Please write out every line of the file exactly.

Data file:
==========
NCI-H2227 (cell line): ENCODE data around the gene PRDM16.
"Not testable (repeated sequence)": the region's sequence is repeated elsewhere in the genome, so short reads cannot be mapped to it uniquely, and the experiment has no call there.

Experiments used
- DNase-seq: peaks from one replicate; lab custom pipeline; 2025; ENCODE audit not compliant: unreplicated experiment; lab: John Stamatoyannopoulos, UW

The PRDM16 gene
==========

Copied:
NCI-H2227 (cell line): ENCODE data around the gene PRDM16.
"Not testable (repeated sequence)": the region's sequence is repeated elsewhere in the genome, so short reads cannot be mapped to it uniquely, and the experiment has no call there.

Experiments used
- DNase-seq: peaks from one replicate; lab custom pipeline; 2025; ENCODE audit not compliant: unreplicated experiment; lab: John Stamatoyannopoulos, UW

The PRDM16 gene